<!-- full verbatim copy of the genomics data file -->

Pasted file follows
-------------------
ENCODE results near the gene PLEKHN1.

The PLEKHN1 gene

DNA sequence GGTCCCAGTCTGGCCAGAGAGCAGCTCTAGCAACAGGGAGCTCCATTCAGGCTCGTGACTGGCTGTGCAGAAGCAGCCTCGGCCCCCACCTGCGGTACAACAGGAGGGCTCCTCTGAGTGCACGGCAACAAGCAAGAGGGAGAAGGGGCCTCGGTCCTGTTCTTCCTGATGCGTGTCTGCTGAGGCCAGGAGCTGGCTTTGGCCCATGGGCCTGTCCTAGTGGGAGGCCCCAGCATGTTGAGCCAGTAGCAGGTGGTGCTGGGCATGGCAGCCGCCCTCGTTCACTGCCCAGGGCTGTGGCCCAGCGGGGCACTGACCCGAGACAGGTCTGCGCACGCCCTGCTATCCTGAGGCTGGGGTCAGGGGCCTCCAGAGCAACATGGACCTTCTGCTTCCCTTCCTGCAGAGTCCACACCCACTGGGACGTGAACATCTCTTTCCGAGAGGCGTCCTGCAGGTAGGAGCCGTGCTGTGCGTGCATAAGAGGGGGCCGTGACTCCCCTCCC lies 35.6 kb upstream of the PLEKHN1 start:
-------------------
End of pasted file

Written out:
ENCODE results near the gene PLEKHN1.

The PLEKHN1 gene

DNA sequence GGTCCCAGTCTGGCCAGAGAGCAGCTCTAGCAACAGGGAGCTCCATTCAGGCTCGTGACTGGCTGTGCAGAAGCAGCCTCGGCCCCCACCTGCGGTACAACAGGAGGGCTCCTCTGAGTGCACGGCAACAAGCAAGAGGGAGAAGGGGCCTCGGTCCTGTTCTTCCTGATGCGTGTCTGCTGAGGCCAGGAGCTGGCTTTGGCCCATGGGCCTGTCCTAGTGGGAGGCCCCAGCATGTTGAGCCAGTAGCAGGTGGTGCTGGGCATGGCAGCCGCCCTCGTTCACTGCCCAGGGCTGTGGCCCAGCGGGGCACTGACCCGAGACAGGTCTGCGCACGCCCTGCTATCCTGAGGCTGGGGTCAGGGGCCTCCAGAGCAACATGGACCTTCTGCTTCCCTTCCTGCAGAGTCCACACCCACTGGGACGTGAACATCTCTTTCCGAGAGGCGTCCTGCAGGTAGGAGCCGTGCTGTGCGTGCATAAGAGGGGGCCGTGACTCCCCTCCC lies 35.6 kb upstream of the PLEKHN1 start: